And it just, for your emotional health as well. It just, you know, you can’t just take the world on by yourself, you know, sometimes we need comrades to you know, boost you up.
Right. That’s so true. You need it. You have to you can’t do it. I’ve been there done that tried to do it by myself. And it doesn’t get you anywhere fast. Reach out to people tell them you need help. Tell them what you’re trying to do. You want to build what your mission is. And there’s somebody out there that will definitely you know, help you with this.
Heather Warburton 17:55
And when you’re not also doing poetry, you have a book as well that you have published and are selling right?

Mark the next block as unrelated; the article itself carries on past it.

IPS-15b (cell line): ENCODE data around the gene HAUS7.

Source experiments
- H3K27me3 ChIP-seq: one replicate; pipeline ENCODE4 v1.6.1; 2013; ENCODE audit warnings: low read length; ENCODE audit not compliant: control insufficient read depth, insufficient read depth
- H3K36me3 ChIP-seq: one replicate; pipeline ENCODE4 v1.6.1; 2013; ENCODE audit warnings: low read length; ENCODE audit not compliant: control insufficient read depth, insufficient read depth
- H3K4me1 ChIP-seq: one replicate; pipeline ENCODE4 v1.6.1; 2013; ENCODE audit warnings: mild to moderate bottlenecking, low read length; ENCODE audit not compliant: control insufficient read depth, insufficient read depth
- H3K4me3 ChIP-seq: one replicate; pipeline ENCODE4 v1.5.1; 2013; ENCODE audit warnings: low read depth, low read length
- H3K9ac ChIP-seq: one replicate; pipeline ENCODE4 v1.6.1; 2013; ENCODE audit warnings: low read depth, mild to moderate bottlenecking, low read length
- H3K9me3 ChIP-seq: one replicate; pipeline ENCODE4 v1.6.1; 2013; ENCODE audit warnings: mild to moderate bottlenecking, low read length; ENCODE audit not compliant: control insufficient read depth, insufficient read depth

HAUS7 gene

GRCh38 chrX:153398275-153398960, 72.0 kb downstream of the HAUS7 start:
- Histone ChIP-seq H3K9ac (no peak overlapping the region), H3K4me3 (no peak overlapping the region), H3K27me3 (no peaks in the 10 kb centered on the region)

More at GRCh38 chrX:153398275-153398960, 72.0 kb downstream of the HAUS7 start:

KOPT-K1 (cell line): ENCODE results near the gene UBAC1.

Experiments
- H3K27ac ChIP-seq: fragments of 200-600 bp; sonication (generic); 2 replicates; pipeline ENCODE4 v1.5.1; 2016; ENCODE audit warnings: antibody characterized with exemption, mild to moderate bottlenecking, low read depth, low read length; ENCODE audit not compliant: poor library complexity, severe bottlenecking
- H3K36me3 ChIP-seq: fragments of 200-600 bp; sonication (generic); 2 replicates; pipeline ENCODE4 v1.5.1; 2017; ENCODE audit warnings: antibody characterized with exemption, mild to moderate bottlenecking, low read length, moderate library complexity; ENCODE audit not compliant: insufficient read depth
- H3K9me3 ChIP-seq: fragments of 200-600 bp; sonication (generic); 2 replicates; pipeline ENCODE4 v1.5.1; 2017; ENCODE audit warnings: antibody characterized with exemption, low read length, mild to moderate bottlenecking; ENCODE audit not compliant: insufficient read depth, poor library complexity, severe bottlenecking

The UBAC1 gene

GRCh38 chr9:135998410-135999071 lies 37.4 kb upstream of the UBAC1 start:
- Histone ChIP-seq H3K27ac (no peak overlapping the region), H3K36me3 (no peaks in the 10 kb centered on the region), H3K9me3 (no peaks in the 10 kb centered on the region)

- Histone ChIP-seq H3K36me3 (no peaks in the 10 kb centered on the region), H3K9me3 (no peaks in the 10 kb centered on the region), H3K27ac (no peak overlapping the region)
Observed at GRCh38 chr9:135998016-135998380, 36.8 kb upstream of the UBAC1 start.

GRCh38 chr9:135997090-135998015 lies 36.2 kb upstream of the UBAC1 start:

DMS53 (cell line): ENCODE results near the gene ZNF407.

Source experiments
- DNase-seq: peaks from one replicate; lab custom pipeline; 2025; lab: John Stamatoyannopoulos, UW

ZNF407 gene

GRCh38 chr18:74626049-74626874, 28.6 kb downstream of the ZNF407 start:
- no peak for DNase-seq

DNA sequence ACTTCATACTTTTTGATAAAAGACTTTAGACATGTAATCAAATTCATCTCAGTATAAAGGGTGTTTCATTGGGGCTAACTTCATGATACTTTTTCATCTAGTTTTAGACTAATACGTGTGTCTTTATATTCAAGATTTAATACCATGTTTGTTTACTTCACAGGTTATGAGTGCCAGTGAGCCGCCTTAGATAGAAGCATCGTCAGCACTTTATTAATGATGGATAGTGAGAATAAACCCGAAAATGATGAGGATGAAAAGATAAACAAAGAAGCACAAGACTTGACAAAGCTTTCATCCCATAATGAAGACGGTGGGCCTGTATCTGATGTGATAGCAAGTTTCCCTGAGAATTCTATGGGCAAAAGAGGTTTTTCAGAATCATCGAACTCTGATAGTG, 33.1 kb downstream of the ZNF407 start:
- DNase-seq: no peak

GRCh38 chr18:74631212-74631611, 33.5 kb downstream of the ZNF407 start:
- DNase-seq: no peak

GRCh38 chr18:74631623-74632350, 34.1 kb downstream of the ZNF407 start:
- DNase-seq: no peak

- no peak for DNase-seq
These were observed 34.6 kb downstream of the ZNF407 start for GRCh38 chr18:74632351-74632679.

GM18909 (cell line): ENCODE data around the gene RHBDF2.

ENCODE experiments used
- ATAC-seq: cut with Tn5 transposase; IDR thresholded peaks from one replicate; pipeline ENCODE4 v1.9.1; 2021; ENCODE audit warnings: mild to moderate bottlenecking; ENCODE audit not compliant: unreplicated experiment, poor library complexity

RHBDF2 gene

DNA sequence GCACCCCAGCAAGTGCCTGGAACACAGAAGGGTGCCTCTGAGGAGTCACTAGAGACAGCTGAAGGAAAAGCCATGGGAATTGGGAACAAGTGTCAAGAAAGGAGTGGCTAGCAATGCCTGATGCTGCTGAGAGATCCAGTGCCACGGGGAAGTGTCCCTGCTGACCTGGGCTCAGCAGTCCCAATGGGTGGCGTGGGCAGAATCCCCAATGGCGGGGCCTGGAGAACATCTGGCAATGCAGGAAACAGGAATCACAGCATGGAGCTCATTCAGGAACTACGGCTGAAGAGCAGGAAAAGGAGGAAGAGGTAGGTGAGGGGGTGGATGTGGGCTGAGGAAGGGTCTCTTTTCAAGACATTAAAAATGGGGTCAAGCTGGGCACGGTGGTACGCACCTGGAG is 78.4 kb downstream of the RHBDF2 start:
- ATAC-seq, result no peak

Yes, yes. Wow, this is my third book. And it’s called “From The Tongue of a Foster Child” , which is the series and this is part three. This is really interesting about the series of these books is just a perspective coming from a foster child’s mouth. And what I wanted to do was really express different views. So this this book, we got a section called “Black-ish”, which is a section about you know, some of the issues going on in the black community. And then I have a section called “The Shift Series”, which is very we risky, as far as love and intimacy. And then I have a session called “Foster Care Memories”, which goes through a portion of my life, and each one of my books I have. I talked about different topics, but each one of the books have a section dedicated to foster care memories, or foster care stories. That is slowly telling my life to each book about what happened. And right now, I’m currently I would say around the age of 10, or 11. So I still have a long way to go to tell, you know, all of what happened is so massive.